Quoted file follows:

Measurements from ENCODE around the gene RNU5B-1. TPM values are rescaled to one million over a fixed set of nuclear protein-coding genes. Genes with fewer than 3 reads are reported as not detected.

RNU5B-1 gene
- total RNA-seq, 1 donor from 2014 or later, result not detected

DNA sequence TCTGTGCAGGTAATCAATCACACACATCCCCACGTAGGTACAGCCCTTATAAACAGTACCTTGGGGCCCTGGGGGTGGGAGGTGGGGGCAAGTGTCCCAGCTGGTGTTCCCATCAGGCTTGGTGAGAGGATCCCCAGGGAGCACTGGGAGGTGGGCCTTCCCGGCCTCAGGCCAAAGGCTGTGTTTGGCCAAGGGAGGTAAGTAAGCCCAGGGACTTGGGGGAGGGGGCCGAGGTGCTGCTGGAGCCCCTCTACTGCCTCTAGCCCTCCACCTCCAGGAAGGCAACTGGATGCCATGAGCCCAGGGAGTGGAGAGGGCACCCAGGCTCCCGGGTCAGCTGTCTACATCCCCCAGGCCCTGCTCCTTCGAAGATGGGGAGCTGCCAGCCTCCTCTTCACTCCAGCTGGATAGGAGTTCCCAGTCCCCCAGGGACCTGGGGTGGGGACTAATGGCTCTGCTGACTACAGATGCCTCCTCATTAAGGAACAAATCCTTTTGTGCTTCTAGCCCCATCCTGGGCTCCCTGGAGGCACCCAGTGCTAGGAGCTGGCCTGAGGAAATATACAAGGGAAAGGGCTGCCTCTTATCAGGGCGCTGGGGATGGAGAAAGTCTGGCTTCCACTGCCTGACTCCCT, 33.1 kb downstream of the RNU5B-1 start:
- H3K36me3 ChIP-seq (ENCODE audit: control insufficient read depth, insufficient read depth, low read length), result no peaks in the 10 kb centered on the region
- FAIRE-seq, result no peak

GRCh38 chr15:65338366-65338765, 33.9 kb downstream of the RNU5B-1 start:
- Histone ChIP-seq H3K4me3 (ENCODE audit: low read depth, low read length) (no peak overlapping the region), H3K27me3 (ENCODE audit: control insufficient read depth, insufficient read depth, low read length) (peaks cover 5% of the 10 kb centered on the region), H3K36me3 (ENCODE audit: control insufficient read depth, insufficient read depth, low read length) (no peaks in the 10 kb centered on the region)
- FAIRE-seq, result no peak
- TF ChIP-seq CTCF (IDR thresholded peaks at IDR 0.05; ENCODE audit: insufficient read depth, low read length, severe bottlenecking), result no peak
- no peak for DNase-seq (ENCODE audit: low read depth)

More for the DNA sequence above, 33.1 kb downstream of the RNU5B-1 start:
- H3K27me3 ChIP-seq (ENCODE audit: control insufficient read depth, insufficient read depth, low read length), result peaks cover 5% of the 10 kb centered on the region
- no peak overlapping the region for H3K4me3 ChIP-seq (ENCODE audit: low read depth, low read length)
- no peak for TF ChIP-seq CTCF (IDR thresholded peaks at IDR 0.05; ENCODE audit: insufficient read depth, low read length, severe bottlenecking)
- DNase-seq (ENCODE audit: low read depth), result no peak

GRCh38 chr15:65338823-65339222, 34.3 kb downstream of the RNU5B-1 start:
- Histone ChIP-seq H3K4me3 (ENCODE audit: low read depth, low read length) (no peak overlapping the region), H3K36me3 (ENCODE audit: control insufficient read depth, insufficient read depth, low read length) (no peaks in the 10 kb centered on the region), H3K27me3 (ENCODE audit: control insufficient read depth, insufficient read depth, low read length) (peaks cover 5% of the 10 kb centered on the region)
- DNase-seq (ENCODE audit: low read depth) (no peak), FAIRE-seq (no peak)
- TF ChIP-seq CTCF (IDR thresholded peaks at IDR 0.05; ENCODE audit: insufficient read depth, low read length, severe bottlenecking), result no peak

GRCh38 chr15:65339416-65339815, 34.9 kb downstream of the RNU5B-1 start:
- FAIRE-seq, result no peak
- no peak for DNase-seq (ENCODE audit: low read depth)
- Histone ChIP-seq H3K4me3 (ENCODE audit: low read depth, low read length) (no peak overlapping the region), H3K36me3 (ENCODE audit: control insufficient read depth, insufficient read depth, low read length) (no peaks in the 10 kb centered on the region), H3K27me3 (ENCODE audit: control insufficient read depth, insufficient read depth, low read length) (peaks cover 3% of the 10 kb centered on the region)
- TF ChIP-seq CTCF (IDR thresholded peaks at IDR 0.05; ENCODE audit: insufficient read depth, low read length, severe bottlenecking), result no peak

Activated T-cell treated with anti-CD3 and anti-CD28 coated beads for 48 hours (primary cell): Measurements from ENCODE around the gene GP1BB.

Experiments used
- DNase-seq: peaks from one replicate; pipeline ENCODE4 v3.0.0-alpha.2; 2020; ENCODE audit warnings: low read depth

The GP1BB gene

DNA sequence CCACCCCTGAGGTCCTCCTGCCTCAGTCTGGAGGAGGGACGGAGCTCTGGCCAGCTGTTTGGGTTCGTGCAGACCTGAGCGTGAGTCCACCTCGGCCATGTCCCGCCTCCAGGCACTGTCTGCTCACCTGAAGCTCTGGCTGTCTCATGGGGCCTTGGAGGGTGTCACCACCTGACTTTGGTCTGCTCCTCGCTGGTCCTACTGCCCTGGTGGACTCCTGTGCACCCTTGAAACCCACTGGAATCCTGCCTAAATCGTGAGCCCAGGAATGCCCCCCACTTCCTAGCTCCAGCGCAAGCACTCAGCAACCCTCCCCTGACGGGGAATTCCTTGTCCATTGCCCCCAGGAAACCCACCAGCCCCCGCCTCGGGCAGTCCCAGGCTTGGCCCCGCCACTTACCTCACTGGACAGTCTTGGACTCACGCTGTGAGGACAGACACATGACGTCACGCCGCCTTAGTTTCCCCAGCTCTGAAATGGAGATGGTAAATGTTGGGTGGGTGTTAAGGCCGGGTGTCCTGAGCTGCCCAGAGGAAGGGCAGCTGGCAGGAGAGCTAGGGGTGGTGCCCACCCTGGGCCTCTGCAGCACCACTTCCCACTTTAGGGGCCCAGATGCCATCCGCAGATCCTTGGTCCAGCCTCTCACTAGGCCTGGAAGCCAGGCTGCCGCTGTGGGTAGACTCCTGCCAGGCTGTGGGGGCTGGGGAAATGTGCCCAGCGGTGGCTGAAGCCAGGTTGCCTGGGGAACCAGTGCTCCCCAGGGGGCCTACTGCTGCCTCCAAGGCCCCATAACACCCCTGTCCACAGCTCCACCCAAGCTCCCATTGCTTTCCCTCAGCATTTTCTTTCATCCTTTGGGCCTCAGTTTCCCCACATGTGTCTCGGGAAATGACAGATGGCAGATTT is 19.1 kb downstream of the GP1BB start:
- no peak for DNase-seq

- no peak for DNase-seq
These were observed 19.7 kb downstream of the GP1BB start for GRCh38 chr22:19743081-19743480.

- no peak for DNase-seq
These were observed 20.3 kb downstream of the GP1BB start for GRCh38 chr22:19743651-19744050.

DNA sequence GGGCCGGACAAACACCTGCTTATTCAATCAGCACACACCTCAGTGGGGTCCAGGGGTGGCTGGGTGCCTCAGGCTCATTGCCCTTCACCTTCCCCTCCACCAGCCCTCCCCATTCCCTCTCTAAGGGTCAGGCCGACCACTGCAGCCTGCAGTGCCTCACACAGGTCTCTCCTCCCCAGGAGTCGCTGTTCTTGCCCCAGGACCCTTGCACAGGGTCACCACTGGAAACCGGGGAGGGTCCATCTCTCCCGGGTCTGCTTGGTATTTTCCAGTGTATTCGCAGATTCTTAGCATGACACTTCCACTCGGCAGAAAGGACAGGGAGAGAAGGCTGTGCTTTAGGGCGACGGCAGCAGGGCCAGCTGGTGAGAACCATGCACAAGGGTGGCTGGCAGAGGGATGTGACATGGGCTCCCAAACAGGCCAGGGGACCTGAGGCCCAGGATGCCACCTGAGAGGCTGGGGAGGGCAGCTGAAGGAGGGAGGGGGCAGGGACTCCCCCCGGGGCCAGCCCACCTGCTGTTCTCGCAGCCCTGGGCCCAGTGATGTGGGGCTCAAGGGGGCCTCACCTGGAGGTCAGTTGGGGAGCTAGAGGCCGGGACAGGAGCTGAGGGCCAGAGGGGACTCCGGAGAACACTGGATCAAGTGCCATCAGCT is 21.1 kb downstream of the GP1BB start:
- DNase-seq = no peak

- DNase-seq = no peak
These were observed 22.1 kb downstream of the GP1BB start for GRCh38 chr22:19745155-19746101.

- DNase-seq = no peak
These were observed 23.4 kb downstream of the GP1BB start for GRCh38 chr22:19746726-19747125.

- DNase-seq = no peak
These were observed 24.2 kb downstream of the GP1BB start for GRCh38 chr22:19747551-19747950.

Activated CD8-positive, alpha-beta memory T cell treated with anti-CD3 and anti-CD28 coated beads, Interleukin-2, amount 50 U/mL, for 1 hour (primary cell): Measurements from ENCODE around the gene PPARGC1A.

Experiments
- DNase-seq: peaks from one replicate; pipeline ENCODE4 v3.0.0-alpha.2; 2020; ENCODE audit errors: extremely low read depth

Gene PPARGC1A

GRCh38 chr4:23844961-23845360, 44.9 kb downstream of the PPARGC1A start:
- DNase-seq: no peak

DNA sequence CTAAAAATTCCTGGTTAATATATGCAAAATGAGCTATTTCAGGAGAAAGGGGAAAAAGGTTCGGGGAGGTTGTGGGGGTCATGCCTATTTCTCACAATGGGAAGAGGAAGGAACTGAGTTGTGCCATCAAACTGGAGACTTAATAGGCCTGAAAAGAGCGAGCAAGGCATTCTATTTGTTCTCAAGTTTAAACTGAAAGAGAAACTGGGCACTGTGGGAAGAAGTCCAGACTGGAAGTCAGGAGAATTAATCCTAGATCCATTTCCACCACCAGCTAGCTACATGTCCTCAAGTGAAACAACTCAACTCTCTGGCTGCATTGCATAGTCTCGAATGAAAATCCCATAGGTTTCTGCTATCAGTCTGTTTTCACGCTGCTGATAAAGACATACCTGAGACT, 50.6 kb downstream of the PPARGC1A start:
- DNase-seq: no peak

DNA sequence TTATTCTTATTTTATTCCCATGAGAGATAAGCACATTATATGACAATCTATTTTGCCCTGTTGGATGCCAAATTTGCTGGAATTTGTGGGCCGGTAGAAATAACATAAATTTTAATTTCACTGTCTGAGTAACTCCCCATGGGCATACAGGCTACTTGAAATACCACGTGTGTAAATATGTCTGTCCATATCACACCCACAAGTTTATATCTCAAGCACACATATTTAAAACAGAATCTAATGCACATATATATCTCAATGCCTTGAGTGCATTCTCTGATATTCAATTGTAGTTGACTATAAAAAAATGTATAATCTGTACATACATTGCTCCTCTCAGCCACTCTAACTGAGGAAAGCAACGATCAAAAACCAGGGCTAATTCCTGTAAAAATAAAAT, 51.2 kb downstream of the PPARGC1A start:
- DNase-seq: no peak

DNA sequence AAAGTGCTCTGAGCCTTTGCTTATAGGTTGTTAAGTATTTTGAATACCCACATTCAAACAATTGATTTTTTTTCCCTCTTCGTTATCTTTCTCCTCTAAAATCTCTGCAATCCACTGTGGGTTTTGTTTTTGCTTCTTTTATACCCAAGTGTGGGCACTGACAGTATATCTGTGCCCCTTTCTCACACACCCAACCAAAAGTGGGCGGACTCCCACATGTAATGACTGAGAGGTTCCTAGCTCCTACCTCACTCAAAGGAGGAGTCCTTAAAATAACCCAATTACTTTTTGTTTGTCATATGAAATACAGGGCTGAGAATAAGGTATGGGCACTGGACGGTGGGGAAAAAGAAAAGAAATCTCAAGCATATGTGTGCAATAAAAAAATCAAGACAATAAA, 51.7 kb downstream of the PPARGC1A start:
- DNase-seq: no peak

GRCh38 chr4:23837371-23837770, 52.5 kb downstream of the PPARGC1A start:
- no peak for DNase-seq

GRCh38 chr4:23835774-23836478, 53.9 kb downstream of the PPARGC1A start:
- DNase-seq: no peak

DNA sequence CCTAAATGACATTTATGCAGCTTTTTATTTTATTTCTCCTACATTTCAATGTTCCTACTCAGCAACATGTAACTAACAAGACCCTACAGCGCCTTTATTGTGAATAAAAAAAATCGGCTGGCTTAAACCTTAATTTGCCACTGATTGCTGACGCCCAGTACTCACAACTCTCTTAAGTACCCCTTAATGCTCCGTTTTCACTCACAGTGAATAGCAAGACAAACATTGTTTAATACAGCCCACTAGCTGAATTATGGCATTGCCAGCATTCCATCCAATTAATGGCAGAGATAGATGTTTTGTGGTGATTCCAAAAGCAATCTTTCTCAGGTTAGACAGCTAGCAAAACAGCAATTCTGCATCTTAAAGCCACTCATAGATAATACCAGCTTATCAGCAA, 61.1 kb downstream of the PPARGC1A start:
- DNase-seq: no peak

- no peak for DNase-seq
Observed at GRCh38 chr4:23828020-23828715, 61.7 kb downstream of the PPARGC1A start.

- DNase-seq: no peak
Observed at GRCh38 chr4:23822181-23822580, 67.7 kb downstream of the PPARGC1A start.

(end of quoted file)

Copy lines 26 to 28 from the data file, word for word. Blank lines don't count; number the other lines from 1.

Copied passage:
Activated T-cell treated with anti-CD3 and anti-CD28 coated beads for 48 hours (primary cell): Measurements from ENCODE around the gene GP1BB.

Experiments used
- DNase-seq: peaks from one replicate; pipeline ENCODE4 v3.0.0-alpha.2; 2020; ENCODE audit warnings: low read depth